Heavy fighting has subsided in Chad's capital after breaking out at dawn, between government troops and rebels trying to overthrow the president.
Soldiers dumped bodies on the front steps of the National Assembly
A BBC correspondent in N'Djamena said gunfire and shelling began at dawn and lasted for some two hours.
Speaking on the radio, President Idriss Deby said government forces had destroyed a small rebel column that attempted to enter the capital.
He said that government troops were in "complete control" of N'Djamena.
Only sporadic gunfire could be heard around the capital following his announcement.
Speaking from near the parliament in the north-east of the city, correspondent Stephanie Hancock told the BBC News website that the area was in the hands of government forces and they had piled bodies of what they said were rebels on the front steps of the National Assembly.
Many more had been rounded up and were being guarded by troops.
Mr Deby, who said he was talking from the presidential palace in the capital, said elections scheduled for early next month would go ahead as planned.
Foreigners have been rushing to muster points in the city from where they can be evacuated. French troops have also taken up positions in the capital.
The United Force for Change rebels have vowed to overthrow Mr Deby before the polls, which the opposition are boycotting.
A rebel spokesman said rebel forces were moving into the capital from the east, having made rapid advances in recent days, and would overthrow the president "by nightfall".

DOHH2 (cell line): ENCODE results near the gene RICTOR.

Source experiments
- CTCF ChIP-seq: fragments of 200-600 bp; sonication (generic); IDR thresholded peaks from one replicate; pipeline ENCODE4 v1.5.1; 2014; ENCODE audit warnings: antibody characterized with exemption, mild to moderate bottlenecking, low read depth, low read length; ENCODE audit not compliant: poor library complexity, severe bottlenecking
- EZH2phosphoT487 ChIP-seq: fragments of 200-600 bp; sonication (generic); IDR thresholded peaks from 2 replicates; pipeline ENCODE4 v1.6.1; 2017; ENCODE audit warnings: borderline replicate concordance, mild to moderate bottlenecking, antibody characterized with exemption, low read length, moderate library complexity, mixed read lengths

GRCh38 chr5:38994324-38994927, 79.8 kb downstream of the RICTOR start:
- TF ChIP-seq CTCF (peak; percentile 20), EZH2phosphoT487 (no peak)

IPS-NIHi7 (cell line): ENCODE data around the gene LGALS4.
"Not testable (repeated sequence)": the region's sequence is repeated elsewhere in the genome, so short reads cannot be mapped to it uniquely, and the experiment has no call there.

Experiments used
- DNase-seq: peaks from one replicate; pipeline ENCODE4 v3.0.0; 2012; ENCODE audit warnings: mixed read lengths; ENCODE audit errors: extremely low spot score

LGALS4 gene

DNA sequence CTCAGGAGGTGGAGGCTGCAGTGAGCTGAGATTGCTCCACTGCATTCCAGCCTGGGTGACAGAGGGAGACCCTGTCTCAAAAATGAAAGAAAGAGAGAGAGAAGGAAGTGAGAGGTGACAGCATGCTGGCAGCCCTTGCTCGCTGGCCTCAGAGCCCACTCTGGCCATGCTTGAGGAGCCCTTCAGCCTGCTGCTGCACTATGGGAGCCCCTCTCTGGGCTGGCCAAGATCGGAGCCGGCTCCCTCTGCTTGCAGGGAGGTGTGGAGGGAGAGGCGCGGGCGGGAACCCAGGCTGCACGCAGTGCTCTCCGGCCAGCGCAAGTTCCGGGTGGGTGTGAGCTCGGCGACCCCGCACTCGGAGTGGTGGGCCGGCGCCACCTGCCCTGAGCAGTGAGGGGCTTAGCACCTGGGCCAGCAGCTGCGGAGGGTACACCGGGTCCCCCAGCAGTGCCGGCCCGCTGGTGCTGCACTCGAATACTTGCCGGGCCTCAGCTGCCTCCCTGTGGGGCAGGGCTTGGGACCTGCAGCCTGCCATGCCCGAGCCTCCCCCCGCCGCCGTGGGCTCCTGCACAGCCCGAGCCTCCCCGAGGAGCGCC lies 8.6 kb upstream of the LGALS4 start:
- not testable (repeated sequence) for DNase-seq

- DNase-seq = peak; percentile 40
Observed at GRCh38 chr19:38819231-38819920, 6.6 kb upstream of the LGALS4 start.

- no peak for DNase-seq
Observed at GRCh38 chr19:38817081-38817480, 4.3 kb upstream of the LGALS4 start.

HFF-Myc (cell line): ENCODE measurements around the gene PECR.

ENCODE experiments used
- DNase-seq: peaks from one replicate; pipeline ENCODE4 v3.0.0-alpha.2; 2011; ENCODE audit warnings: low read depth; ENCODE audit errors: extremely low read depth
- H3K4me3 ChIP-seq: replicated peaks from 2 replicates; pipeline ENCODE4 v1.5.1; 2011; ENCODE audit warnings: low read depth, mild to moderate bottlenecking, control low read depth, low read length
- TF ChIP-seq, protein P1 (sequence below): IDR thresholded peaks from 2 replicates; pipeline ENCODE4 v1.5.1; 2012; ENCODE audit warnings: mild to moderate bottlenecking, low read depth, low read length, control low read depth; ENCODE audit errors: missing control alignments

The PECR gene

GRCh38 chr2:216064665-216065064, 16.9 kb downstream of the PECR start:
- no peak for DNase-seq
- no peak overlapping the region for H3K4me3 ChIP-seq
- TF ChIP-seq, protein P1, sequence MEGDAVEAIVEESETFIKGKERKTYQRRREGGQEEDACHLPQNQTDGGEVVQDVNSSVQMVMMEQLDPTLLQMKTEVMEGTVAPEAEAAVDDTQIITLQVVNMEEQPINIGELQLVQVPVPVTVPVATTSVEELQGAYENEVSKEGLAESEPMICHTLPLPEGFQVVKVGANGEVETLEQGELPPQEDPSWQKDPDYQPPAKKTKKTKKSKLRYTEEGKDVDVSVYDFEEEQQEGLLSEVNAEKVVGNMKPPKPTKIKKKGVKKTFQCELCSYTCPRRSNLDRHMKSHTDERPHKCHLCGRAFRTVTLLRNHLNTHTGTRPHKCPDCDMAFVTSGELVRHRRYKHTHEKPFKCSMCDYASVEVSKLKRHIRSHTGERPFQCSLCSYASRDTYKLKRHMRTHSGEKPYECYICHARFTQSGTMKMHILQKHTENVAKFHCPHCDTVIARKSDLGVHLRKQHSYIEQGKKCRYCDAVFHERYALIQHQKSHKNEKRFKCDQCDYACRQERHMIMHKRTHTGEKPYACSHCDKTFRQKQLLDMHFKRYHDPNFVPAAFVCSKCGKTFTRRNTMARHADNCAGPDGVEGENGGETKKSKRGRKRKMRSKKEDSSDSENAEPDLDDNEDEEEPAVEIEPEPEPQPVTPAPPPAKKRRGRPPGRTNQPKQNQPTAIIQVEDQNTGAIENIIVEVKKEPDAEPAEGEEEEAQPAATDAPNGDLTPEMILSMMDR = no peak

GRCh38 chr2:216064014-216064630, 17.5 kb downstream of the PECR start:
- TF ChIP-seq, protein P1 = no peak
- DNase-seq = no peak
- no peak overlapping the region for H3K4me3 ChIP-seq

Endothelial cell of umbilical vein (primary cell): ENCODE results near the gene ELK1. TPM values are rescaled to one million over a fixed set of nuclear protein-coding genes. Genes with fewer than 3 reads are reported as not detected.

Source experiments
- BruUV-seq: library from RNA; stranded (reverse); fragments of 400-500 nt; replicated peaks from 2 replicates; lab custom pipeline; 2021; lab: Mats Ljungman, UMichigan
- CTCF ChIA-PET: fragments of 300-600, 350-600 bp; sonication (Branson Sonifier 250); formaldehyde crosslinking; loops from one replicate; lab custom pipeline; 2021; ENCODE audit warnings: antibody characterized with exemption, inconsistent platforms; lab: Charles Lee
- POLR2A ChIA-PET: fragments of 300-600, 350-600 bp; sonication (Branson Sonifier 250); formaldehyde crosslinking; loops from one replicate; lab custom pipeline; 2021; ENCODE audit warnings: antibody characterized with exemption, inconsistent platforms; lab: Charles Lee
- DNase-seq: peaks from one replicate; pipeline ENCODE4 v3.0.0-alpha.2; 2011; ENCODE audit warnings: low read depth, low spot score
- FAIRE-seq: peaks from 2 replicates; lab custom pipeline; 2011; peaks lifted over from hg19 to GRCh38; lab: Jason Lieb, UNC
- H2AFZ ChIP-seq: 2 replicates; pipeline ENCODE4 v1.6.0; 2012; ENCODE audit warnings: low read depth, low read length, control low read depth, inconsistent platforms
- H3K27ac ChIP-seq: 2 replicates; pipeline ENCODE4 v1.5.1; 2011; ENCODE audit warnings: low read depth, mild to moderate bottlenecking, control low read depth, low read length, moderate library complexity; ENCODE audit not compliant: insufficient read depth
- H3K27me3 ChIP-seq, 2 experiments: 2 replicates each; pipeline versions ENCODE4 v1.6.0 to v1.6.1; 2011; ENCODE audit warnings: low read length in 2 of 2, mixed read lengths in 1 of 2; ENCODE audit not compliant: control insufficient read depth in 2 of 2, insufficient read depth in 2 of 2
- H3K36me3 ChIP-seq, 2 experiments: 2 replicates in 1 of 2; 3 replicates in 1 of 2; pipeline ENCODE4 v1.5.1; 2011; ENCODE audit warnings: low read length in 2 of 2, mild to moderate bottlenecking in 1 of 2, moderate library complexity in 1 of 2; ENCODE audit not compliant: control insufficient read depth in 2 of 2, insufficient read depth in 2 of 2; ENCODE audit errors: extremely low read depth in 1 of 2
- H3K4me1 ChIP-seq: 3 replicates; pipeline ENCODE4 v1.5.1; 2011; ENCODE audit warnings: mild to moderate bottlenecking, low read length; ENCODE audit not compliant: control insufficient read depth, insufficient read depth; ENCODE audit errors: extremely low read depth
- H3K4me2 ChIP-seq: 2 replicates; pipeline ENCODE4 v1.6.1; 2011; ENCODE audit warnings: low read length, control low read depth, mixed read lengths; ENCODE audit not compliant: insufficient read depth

The UN refugee agency's Myriam Houtart in the city told the BBC she believed that fighting was moving towards the city centre where the presidential building is located.
"We are hearing gunfire and mortar fire," she said.
"We have helicopters flying over the city. They have progressed towards the centre of the city."
She said a lot of people were staying in their houses.
An army source told AFP news agency that fighting broke out when troops attacked rebel positions near the city.
The government is blaming Sudan for the rebellion
A day earlier, the rebels were said to have moved from the east of the country to within 100km (65 miles) of the capital. Earlier this week they were fighting in Mongo - some 400km east of the capital.
Security in the capital was tightened overnight, with armoured vehicles and a heavy army presence on the streets.
On Wednesday, people had been queuing at banks to withdraw money and there were reports that many expatriates were preparing for a speedy exit.
The rebels accuse Mr Deby of being a dictator and say they want to organise a national forum that will lead to a transitional government and on to democratic elections.
Chad, which is rich in oil, has been hit by the conflict in the neighbouring Sudanese western Darfur region, with hundreds of thousands of refugees fleeing across the border.
Mr Deby's government blames Sudan for inspiring the uprising - an accusation Sudan denies. Sudan accuses Mr Deby of supporting the Sudanese rebels in Darfur who belong to his ethnic group.
UN Secretary General Kofi Annan said the situation was undermining efforts to stabilise the situation in Darfur.
Chad's former colonial power, France, flew in an extra 150 troops from Gabon on Wednesday to supplement the 1,200 troops already in the country.
The French Defence Ministry have acknowledged that one of its mirage jets in Chad fired warning shots towards rebels advancing on N'Djamena from the east on Wednesday.